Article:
The Sydney Festival always provides the perfect opportunity for open-minded music fans to discover new and diverse acts and styles of music. Listening to a few conversations in the queue before the doors opened it appeared there were a quite a number of attendees with little or no knowledge of the music of Omara Moctar, otherwise known as Bombino. What they witnessed over the ensuing hour no doubt converted them as his newest fans.
The first quarter of the performance was a gentle introduction to the quartet’s sound with Bombino playing acoustic guitar and two of the band members playing percussion. The gentle, trance-like nature of the music was the perfect medium to allow the audience to sink into the music of the Niger-based Tuareg musician. The show really stepped up a notch when Moctar swapped his acoustic for an electric guitar and the drummer moved to a full drum-kit. This was when the songs that make up most of his recent Nomad album took flight with extended African highlife and disco-flavoured rock grooves making it near impossible for the crowd to remain stationary. Bombino either closed his eyes and titled his head back or gazed out with a beaming smile around The Spiegeltent as his fingers darted about the fretboard of his guitar, firing stop-start licks that twisted and droned hypnotically. There was just the right mix of funk, rock and though few if any knew the meaning of Moctar’s lyrics there was an innate soulfulness to his singing that transcended translation. Bombino struck the perfect balance of African and Western musical forms, visually complemented by their brightly coloured robes and scarves that made the performance a mesmerising, kinetic and thoroughly absorbing experience.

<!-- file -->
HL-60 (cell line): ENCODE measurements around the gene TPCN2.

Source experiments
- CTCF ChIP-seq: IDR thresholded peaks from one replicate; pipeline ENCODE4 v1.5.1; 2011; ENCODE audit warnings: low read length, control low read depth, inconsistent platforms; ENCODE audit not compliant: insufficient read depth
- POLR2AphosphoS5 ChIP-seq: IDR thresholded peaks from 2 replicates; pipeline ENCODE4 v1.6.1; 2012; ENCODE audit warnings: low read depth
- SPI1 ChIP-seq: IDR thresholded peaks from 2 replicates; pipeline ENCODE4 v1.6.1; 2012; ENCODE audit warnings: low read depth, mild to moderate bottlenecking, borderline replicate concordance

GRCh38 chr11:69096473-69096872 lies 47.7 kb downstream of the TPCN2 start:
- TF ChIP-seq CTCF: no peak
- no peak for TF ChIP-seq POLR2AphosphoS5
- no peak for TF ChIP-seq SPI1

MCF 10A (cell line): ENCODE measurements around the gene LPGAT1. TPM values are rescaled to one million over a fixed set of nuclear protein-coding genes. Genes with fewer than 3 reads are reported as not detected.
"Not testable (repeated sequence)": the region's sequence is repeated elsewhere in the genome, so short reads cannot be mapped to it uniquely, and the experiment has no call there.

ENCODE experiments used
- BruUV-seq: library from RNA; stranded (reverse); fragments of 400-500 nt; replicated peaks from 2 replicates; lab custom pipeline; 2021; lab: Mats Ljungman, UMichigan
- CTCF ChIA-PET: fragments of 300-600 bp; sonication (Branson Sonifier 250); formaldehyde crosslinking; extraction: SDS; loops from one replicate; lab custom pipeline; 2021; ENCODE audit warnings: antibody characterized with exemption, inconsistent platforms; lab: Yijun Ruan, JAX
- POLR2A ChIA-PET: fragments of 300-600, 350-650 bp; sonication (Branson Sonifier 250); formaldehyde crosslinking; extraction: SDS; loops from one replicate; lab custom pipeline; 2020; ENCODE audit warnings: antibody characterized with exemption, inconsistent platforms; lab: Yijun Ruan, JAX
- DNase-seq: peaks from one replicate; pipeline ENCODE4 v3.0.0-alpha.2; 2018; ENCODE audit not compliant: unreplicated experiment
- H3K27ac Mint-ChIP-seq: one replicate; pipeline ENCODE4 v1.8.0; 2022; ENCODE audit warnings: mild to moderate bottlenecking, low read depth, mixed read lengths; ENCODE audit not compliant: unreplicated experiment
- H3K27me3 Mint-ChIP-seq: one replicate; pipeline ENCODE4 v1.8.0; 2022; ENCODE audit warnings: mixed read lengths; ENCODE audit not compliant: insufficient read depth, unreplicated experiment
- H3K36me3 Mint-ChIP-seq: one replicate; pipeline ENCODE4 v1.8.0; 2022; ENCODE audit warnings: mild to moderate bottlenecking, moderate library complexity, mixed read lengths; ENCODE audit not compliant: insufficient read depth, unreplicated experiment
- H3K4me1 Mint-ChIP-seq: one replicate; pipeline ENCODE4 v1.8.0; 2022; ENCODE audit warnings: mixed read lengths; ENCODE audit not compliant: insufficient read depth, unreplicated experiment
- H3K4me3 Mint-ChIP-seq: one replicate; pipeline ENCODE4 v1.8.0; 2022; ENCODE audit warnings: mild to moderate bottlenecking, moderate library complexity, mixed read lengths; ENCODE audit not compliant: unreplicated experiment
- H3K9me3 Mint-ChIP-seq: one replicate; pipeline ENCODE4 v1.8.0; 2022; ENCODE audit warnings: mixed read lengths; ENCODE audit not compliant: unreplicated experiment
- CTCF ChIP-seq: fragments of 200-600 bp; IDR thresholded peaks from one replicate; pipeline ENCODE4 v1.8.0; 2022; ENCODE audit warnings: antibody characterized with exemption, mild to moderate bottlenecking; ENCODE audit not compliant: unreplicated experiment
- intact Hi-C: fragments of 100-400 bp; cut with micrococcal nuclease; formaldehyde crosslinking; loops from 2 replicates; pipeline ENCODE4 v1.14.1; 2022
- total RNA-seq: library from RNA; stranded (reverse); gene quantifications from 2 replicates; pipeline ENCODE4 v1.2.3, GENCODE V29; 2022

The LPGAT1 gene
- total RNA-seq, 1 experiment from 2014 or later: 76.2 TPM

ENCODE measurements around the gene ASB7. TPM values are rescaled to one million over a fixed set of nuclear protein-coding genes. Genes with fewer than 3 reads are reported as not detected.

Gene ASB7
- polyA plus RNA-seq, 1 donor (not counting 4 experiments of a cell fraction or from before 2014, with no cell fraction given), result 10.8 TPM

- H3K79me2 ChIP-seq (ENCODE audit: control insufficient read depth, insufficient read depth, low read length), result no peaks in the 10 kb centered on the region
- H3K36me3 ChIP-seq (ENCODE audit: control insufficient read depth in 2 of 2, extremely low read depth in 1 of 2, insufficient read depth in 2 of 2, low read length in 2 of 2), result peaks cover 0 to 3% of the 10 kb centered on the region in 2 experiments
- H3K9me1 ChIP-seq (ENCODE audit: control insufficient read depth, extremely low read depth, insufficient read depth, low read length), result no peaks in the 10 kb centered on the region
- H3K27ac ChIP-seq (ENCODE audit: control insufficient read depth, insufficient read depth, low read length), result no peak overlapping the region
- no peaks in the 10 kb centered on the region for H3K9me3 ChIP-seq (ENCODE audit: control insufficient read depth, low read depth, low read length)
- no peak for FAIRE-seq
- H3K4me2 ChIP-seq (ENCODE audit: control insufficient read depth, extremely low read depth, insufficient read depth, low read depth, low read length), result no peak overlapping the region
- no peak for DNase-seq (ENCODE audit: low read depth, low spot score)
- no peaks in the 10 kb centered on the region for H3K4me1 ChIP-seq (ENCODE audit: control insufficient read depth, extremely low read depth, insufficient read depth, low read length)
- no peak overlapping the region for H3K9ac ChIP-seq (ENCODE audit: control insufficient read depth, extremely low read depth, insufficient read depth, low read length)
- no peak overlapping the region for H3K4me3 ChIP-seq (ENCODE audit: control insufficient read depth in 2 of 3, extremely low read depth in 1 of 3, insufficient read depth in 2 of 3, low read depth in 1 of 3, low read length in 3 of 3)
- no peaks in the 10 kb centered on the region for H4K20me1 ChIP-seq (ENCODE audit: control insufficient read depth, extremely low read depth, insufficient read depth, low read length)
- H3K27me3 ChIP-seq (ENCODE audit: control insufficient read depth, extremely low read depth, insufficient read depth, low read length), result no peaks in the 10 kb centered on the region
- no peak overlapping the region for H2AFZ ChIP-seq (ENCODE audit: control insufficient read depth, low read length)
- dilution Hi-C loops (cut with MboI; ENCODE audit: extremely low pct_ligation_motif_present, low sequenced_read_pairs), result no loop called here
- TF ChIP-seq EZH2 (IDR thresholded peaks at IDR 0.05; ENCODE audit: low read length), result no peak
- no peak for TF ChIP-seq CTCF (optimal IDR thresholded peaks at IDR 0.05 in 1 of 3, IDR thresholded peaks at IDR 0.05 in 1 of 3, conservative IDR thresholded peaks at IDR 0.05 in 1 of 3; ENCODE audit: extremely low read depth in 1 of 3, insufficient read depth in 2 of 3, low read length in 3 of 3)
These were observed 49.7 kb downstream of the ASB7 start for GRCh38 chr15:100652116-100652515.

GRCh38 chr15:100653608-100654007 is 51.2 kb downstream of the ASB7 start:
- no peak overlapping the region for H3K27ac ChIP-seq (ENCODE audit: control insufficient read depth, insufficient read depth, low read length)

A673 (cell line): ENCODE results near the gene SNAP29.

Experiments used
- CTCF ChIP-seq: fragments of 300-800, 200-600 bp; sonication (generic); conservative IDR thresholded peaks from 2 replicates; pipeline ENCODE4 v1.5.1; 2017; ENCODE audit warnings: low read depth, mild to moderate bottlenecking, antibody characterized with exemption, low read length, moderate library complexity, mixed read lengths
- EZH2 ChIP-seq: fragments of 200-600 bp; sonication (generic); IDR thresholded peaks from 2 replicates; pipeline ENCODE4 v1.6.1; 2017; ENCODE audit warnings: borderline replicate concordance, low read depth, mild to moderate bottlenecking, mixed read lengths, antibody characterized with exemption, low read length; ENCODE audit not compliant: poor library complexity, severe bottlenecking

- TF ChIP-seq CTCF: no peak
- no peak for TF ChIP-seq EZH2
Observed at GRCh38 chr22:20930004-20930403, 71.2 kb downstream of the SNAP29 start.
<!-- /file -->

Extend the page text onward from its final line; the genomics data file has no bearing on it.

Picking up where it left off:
this review was first published in The Music